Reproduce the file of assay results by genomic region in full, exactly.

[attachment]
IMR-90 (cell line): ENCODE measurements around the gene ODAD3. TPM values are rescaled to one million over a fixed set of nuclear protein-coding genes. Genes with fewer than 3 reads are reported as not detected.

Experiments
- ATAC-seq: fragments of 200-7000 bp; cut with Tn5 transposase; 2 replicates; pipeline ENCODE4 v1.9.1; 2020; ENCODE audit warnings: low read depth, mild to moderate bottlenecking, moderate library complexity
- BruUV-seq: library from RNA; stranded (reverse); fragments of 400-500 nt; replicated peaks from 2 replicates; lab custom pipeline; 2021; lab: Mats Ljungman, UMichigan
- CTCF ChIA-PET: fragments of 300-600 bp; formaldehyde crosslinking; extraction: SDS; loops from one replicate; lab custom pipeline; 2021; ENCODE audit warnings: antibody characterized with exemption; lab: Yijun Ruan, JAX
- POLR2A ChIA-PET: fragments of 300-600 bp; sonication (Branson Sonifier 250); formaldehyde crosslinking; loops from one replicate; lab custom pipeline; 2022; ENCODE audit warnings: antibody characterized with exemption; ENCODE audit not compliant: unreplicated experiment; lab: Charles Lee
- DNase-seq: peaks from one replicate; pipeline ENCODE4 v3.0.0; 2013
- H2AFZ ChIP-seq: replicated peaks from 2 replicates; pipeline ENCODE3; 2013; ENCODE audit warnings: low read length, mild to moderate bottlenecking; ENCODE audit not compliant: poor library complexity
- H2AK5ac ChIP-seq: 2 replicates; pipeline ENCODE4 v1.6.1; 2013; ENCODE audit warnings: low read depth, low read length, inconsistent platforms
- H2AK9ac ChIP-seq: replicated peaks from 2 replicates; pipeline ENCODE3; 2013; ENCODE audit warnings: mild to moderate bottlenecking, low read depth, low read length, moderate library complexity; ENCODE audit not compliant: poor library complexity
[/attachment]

IMR-90 (cell line): ENCODE measurements around the gene ODAD3. TPM values are rescaled to one million over a fixed set of nuclear protein-coding genes. Genes with fewer than 3 reads are reported as not detected.

Experiments
- ATAC-seq: fragments of 200-7000 bp; cut with Tn5 transposase; 2 replicates; pipeline ENCODE4 v1.9.1; 2020; ENCODE audit warnings: low read depth, mild to moderate bottlenecking, moderate library complexity
- BruUV-seq: library from RNA; stranded (reverse); fragments of 400-500 nt; replicated peaks from 2 replicates; lab custom pipeline; 2021; lab: Mats Ljungman, UMichigan
- CTCF ChIA-PET: fragments of 300-600 bp; formaldehyde crosslinking; extraction: SDS; loops from one replicate; lab custom pipeline; 2021; ENCODE audit warnings: antibody characterized with exemption; lab: Yijun Ruan, JAX
- POLR2A ChIA-PET: fragments of 300-600 bp; sonication (Branson Sonifier 250); formaldehyde crosslinking; loops from one replicate; lab custom pipeline; 2022; ENCODE audit warnings: antibody characterized with exemption; ENCODE audit not compliant: unreplicated experiment; lab: Charles Lee
- DNase-seq: peaks from one replicate; pipeline ENCODE4 v3.0.0; 2013
- H2AFZ ChIP-seq: replicated peaks from 2 replicates; pipeline ENCODE3; 2013; ENCODE audit warnings: low read length, mild to moderate bottlenecking; ENCODE audit not compliant: poor library complexity
- H2AK5ac ChIP-seq: 2 replicates; pipeline ENCODE4 v1.6.1; 2013; ENCODE audit warnings: low read depth, low read length, inconsistent platforms
- H2AK9ac ChIP-seq: replicated peaks from 2 replicates; pipeline ENCODE3; 2013; ENCODE audit warnings: mild to moderate bottlenecking, low read depth, low read length, moderate library complexity; ENCODE audit not compliant: poor library complexity